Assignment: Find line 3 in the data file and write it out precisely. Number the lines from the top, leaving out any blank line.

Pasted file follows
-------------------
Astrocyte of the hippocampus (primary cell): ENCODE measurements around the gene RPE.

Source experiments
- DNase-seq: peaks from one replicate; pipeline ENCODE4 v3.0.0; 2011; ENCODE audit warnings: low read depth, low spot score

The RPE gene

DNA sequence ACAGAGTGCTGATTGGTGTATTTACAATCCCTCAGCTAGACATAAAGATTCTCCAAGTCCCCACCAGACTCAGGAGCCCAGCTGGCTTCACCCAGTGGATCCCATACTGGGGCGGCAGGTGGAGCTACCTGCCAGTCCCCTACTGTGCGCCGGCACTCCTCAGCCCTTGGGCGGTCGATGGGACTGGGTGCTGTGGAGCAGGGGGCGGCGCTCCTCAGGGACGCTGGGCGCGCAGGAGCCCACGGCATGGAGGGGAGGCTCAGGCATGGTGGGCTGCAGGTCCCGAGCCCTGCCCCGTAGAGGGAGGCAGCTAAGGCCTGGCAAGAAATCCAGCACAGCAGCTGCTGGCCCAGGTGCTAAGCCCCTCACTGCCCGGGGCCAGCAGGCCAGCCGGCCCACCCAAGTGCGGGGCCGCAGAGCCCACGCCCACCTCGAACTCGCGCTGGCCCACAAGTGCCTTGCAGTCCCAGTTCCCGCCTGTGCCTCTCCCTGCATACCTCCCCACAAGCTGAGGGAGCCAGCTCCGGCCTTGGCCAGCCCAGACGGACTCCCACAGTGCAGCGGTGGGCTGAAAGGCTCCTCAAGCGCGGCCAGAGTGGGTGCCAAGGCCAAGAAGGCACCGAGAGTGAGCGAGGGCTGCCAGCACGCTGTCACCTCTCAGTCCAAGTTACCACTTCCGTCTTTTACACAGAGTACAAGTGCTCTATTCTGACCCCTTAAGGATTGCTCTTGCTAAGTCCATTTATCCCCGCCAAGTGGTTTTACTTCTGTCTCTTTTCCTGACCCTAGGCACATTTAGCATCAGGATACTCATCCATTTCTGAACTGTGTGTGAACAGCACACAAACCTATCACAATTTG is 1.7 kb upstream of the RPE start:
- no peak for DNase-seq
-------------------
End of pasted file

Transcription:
- DNase-seq: peaks from one replicate; pipeline ENCODE4 v3.0.0; 2011; ENCODE audit warnings: low read depth, low spot score